You also need to have clipper oil which is a very thin oil to oil the bushings and clipper parts. This is different from the Kool Lube which you spray on the blades themselves to keep them cool while shearing. Several of the reviews complained that the shears got hot almost immediately. The blades get hot from the shearing friction and need to be sprayed with Kool Lube to keep them from burning the animal, and the body of the clipper will eventually get hot if you shear many animals for several hours. We kept several sets of clippers so we could switch off clippers when shearing for show, or especially when shaving goats before a fair. We also had several sizes of clippers as well as blades to use. There is also a blade wash that you pour into a bowl and use to disinfect and wash the blades between sheep. You run the clipper with the blades in the shallow bowl of blade wash and it helps to remove the lanolin and wool from the blades. The lanolin can eventually gum up the blades and cause them to run harder. It is hard on the clipper.

    I will go to the workshop tomorrow and get out our 2 sets of electric shears and look at them. One is an Andis. I want to say that the other one is an Oster but am not sure. One of the best brands is Lister. It is very lightweight but it is also one of the most expensive. If you just want to take off the remaining wool along the spine each that clipper might be ok. But you will need to price replacement blades for it. if you can't get replacement blades for that Missyee clipper I wouldn't buy it. I would wait until the end of summer and see if you can find a 4-H family that is selling their equipment. If you go to the youth Fair during the County Fair and talk to the different 4-H families they might now someone who is graduating and wants to sell their equipment. A lot of kids will sell their equipment to help finance college. Of course they often have already promised it to a younger member of their club.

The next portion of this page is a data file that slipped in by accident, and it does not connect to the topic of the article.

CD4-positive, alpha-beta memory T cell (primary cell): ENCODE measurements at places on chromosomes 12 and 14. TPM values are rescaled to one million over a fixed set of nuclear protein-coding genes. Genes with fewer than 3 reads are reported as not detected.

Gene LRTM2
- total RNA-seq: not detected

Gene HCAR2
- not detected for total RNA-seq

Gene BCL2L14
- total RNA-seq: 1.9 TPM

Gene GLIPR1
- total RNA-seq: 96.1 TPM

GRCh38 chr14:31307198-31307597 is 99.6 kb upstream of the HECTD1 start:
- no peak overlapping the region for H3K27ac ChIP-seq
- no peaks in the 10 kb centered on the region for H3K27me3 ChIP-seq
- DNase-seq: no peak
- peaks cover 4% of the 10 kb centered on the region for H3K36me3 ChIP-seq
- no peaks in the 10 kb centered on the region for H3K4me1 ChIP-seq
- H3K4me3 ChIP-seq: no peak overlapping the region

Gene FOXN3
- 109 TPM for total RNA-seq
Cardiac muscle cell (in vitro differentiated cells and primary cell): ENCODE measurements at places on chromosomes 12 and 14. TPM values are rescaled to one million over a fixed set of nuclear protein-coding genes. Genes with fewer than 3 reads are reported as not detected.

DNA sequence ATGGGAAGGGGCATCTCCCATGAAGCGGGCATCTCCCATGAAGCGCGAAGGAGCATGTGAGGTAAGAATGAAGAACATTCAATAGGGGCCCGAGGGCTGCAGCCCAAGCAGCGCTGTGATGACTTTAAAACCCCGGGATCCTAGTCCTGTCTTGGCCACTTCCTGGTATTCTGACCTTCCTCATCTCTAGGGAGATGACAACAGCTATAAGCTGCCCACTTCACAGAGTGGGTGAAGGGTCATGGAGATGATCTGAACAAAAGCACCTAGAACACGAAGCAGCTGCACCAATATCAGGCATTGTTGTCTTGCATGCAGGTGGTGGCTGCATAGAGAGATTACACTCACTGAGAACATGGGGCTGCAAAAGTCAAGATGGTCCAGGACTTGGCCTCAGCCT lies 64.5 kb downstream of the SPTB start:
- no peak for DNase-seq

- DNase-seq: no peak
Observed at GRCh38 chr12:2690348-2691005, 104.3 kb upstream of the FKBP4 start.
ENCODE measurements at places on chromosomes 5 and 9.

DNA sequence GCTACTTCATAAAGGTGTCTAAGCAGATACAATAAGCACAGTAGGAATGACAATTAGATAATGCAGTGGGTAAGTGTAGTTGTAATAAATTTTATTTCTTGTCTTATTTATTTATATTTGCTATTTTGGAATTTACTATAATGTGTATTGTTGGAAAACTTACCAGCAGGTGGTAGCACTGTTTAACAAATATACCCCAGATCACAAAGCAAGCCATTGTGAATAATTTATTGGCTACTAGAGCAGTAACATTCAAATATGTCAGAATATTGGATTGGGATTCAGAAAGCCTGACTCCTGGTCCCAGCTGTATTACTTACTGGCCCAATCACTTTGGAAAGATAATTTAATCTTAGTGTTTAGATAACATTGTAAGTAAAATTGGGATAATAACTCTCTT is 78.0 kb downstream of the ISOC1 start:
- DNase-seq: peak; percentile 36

I will take photos tomorrow of our clippers and blades. I will also go out to the Connex and look for the box of lamb show equipment and find my hand shears.

    As to the stanchion you can absolutely build one from wood. DH built 2 double stanchions so we could milk 4 dairy goats at once. They were permanent and we had 2 portable ones that we took to shows. I will try to get into the barn loft tomorrow and get a photo of our portable milking stanchion but you can find pictures in any livestock catalog - look for portable stanchions. The Premier one is built so you can use either a stanchion dairy goat head, or a sheep stanchion fitting head. It doesn't have to be portable though and you can easily build a nice solid one from wood. So much handier for trimming hooves, giving shots, etc. Heaven forbid you have to doctor a goat or sheep with mastitis! Those treatments require the insertion of a medicine tube into the teat orifice and pushing the content of the antibiotic tube into the udder. Very unpleasant and the animals definitely don't like it! I will look for any pix I have of our old wooden stanchions that I can scan and post.

    You can show me how to do a fecal count while we are back there. it's gonna be so much fun! I hardly ever get to play anymore with anyone who understands how much fun this is! :highfive: